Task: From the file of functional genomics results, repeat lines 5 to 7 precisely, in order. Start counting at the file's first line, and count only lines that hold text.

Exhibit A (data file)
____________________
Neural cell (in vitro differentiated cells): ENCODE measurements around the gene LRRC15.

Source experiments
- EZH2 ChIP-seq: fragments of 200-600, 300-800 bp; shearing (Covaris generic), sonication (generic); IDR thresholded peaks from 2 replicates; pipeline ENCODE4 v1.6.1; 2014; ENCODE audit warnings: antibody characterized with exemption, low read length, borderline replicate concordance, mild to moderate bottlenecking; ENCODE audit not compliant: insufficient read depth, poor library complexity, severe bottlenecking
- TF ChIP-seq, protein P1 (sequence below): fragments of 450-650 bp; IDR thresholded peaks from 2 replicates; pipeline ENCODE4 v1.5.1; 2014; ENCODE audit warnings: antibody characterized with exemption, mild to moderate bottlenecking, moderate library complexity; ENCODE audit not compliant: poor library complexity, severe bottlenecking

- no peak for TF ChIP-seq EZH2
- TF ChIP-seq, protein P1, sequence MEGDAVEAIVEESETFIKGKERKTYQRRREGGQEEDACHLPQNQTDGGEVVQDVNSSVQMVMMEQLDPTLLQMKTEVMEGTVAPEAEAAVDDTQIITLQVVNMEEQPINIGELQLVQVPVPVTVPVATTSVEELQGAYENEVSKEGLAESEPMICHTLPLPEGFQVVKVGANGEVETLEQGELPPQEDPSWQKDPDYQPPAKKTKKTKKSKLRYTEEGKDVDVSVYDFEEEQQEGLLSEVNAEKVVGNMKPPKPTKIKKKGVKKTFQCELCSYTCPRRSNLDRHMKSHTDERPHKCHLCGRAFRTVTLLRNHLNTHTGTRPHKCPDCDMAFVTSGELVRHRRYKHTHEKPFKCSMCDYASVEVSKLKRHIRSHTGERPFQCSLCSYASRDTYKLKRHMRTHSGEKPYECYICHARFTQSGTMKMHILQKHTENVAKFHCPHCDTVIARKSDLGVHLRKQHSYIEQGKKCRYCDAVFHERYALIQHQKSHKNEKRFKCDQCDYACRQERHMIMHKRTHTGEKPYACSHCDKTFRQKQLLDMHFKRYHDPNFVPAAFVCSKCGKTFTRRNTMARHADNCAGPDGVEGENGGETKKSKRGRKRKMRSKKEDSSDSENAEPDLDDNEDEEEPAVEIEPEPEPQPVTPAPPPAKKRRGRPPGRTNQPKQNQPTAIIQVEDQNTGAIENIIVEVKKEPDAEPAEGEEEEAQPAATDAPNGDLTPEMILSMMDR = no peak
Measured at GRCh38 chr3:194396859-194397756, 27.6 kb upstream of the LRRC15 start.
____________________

- no peak for TF ChIP-seq EZH2
- TF ChIP-seq, protein P1, sequence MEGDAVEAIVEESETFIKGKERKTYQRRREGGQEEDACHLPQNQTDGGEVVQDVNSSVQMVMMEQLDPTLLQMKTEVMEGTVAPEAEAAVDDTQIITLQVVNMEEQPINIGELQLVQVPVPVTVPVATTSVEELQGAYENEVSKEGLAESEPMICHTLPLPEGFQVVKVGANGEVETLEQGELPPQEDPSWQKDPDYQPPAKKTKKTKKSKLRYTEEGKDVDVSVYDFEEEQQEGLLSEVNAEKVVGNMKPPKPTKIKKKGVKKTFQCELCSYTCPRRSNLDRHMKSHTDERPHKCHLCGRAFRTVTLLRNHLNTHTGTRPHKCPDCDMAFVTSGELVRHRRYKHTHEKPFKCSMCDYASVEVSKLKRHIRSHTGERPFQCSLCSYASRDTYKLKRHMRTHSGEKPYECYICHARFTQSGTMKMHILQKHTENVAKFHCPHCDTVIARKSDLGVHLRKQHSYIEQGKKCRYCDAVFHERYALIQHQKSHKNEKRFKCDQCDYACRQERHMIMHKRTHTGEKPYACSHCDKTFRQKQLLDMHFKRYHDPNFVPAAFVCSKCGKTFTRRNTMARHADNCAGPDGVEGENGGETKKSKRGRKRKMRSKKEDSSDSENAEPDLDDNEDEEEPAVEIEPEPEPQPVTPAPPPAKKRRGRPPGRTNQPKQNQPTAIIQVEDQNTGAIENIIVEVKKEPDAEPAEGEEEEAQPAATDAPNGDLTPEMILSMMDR = no peak
Measured at GRCh38 chr3:194396859-194397756, 27.6 kb upstream of the LRRC15 start.